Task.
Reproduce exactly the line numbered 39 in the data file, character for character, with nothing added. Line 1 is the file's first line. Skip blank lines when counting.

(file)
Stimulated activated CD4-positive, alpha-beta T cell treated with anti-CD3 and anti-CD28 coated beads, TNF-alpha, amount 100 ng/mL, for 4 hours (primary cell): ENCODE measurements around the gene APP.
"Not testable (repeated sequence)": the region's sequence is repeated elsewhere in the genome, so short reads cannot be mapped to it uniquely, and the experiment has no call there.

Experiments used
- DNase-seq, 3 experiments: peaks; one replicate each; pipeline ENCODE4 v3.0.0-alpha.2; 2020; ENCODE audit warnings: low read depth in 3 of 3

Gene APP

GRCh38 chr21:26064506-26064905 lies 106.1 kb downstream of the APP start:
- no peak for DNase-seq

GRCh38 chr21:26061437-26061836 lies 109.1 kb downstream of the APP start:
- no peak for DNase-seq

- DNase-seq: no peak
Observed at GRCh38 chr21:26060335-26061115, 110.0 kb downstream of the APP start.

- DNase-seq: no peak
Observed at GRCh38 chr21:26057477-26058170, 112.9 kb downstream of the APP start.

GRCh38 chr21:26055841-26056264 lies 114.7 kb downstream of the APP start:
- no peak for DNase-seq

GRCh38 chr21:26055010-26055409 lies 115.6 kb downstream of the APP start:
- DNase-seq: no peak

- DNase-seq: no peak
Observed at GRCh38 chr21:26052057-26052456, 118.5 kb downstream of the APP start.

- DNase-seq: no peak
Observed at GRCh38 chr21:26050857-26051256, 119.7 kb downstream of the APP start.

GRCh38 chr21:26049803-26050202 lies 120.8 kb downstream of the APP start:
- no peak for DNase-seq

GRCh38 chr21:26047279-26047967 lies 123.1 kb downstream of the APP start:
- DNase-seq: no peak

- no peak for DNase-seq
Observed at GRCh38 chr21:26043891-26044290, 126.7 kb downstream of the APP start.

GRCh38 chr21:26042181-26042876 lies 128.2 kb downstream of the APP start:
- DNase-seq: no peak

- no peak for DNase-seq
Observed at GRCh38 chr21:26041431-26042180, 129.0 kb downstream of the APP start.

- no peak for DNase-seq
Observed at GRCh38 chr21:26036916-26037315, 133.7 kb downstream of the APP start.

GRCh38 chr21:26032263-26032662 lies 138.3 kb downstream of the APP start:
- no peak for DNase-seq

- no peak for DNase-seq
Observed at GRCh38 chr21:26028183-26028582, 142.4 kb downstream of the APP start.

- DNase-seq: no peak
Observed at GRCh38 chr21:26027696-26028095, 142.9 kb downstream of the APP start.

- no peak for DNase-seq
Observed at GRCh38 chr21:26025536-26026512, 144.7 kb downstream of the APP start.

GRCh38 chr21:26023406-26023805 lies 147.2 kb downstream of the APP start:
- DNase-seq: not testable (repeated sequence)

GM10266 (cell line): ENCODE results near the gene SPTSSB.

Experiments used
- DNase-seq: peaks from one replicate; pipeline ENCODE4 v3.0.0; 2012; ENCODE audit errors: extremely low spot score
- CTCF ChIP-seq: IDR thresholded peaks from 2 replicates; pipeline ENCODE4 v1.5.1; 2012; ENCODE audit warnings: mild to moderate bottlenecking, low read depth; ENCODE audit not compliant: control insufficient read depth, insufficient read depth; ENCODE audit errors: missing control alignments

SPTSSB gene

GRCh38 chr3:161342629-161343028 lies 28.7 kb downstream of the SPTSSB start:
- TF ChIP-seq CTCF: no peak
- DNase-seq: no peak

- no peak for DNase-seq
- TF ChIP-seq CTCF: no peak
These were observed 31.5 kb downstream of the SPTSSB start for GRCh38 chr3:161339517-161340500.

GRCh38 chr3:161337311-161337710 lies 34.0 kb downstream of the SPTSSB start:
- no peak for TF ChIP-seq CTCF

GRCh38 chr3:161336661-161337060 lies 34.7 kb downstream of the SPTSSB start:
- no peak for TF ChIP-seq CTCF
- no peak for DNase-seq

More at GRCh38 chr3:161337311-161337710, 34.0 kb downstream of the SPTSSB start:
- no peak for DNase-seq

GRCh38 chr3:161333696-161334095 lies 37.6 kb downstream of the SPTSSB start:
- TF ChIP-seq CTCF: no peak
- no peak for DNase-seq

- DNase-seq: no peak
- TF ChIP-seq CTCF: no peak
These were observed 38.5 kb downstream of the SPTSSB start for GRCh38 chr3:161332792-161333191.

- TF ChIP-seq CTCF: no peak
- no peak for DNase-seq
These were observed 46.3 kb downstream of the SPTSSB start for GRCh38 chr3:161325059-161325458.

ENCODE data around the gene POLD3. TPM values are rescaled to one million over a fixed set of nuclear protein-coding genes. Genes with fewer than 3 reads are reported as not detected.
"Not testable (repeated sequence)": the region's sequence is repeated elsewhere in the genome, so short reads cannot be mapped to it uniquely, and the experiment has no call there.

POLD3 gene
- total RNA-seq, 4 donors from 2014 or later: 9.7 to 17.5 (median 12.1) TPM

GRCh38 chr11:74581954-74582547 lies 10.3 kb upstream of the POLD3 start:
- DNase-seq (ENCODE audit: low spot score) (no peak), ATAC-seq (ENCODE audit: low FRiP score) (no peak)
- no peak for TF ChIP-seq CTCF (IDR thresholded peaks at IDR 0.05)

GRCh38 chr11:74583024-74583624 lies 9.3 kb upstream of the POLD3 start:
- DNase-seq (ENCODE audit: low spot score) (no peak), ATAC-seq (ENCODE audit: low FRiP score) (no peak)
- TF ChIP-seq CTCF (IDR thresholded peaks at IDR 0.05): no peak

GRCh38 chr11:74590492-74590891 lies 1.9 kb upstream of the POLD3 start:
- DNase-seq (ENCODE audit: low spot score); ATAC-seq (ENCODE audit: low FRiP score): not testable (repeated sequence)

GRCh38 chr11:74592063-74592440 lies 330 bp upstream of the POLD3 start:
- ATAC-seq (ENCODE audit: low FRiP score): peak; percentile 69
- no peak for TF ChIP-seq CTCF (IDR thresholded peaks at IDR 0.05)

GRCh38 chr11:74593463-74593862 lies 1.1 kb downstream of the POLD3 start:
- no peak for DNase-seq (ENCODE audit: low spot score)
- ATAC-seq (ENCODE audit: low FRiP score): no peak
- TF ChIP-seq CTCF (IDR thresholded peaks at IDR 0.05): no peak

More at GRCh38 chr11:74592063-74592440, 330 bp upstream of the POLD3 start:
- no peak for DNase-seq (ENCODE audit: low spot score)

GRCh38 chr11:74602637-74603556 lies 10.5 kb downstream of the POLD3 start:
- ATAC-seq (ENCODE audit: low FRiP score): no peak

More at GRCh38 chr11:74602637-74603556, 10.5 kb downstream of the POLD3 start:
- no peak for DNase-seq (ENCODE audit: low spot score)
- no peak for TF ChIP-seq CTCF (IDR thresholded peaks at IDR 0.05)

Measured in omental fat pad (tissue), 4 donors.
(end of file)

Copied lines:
Observed at GRCh38 chr21:26027696-26028095, 142.9 kb downstream of the APP start.